A garage should keep your car clean and dry, but it serves no purpose if the garage roof leaks. You can solve the problem yourself, though, with a trip to the home improvement store and a moderate amount of work. Laying shingles on a garage roof is not a difficult task. If you’re not afraid of heights, it can be a breeze.
Step 1 – Estimating the Job
You’ll need to know about how many shingles to buy. Determine the square footage of your roof first by multiplying the width times the length of each side. Shingles are estimated by the square, which is 100 square feet. A dozen or more bundles make up a square, depending on the texture and quality of the material. Also, plan the job on a day with no forecast of rain.
Step 2 – Staying Safe
Safety is of ultimate importance in any do-it-yourself job. Wear gloves anytime you handle the shingles and wear safety glasses while using a hammer. Ladders should always be on level ground and protrude three feet above the roofline so you can get on and off of them safely. Be careful when working near the edges of the roof. Wear shoes with rubber soles, and long pants to protect your knees. Kneepads are even better. Be careful not to drop heavy objects from the roof. Others may be standing or walking below.
Step 3 – Removing Old Shingles
Your first task will be removing the old shingles and inspecting the decking. Use a shingle scraper starting from the lower edge of the roof and working up. Leave the old felt if possible, but you can patch areas where it is damaged. After the old covering is removed, use new felt to patch any areas where wood shows through. Tack it down with plastic round-cap nails.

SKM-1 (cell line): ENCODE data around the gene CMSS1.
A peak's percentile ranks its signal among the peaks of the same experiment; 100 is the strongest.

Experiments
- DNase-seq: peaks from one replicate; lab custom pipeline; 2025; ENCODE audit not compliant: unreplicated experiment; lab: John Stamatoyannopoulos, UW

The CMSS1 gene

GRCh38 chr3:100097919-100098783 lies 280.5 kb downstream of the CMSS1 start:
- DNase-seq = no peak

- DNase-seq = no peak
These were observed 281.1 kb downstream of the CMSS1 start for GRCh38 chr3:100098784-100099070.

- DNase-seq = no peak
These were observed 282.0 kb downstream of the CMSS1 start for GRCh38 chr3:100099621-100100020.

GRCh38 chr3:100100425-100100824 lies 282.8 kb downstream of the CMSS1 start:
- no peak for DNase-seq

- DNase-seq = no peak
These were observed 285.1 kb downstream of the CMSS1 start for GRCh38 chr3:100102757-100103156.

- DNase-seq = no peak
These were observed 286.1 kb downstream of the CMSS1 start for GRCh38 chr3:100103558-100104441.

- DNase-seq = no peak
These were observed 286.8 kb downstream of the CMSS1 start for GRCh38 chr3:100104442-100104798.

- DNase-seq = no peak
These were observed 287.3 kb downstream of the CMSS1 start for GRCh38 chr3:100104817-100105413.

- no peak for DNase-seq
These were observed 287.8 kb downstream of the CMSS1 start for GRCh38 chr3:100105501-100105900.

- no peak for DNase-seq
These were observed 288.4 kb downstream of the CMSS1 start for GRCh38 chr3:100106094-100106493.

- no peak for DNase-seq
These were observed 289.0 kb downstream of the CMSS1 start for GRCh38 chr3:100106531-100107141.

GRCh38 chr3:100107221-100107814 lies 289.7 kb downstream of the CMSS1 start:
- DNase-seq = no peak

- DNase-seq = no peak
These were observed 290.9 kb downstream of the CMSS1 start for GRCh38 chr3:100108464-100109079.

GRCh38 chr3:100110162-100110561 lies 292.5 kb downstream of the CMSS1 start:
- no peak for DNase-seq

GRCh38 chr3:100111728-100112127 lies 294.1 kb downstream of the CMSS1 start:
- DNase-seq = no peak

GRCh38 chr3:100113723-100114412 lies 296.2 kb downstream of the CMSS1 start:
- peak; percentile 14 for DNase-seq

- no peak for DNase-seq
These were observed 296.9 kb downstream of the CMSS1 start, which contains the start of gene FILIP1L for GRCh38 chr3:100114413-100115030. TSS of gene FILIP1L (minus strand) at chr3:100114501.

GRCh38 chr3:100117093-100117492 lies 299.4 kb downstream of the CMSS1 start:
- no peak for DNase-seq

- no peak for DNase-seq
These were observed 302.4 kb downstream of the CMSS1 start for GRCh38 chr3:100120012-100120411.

Step 4 – Installing New Shingles
Use roll roofing as an edge along the lower eaves of the garage. This is to cover the garage roof under the notches of the first layer of shingles. Place the new shingles row by row, fastening them with galvanized roofing nails on the top half of each. Use a nail at each end of the shingle and one in the center. The slotted bottom half of each shingle will overlap the one below it. Be sure to space the notches so they are not in line from one shingle to the one below it. Continue around the roof one row at a time from bottom to top.
Step 5 – Finishing the Job
Use metal flashing around vents or chimneys that might protrude through the garage roof. If needed, add roofing cement to seal the edges of the flashing. At the peak of the roof, change the direction of shingles. Cut them in thirds and overlap them along the crest. Having covered it yourself, you’ll be prouder than ever of your new garage roof.